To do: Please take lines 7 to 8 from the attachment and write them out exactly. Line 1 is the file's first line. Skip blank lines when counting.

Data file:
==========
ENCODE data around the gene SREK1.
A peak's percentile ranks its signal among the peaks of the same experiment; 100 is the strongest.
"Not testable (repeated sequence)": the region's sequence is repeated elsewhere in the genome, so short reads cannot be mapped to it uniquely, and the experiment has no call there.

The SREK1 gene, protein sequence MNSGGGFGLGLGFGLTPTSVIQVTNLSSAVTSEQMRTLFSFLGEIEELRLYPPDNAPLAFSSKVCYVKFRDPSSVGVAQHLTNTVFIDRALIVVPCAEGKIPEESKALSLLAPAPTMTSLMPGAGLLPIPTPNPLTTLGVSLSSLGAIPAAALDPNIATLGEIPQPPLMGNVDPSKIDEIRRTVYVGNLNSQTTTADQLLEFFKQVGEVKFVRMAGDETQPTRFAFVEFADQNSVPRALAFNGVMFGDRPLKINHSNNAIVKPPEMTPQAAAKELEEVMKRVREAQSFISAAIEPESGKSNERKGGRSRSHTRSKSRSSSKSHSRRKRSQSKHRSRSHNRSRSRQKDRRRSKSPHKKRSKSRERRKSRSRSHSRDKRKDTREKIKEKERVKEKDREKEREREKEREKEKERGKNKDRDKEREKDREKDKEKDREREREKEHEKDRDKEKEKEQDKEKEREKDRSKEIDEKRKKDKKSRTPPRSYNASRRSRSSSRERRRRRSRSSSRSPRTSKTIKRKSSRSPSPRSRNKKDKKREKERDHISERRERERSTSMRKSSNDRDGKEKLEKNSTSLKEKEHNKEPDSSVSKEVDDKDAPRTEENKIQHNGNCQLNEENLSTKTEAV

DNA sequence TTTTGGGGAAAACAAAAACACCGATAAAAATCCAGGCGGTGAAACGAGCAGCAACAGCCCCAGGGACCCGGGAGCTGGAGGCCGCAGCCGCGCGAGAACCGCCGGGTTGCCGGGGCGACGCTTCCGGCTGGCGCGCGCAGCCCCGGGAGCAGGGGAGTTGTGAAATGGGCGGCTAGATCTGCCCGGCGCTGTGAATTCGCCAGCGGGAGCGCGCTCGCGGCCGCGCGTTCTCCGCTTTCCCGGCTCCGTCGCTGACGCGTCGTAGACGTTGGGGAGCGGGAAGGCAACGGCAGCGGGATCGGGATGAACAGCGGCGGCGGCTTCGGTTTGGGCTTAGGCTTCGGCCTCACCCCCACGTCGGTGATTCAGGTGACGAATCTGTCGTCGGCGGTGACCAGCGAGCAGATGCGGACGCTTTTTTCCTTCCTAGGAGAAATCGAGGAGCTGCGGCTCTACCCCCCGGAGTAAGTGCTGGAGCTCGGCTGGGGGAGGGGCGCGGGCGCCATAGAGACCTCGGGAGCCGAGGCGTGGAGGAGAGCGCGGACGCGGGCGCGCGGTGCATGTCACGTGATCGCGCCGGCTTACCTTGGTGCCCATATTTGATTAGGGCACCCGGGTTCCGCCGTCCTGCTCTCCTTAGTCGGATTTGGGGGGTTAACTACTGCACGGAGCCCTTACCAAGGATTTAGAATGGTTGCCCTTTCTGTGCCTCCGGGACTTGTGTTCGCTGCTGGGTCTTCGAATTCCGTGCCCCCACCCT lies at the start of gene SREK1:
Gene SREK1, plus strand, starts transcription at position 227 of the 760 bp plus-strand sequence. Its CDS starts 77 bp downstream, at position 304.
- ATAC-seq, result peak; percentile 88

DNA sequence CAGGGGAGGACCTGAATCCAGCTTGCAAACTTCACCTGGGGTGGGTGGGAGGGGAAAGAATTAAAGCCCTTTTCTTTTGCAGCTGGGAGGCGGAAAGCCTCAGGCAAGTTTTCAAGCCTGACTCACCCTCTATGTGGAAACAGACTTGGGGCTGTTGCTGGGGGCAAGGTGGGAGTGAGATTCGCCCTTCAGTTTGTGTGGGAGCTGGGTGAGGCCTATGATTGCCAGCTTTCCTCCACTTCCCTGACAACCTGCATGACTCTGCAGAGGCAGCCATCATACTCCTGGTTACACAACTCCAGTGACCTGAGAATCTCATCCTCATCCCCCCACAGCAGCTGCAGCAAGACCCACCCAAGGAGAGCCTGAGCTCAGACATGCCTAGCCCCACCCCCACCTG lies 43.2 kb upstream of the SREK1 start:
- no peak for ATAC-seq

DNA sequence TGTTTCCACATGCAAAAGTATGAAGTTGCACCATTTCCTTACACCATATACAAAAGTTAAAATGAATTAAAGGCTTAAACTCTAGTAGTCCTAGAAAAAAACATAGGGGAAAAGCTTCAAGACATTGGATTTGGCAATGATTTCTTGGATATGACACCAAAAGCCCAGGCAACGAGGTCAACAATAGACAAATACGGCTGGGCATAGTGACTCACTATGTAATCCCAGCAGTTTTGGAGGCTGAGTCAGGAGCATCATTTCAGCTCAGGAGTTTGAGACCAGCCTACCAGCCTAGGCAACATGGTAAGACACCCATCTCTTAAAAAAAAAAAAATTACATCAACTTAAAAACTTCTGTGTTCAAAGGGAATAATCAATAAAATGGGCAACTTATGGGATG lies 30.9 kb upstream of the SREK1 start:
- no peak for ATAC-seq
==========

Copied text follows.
- ATAC-seq, result peak; percentile 88

DNA sequence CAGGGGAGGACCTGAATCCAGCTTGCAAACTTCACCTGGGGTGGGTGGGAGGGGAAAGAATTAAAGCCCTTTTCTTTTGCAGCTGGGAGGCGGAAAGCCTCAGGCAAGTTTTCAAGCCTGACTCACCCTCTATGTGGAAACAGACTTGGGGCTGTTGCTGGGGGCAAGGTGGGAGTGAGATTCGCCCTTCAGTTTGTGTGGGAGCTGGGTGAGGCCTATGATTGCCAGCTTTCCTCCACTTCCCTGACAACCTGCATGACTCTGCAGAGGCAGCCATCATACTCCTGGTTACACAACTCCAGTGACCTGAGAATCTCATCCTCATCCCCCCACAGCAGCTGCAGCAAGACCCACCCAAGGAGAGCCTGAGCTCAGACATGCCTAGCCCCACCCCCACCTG lies 43.2 kb upstream of the SREK1 start: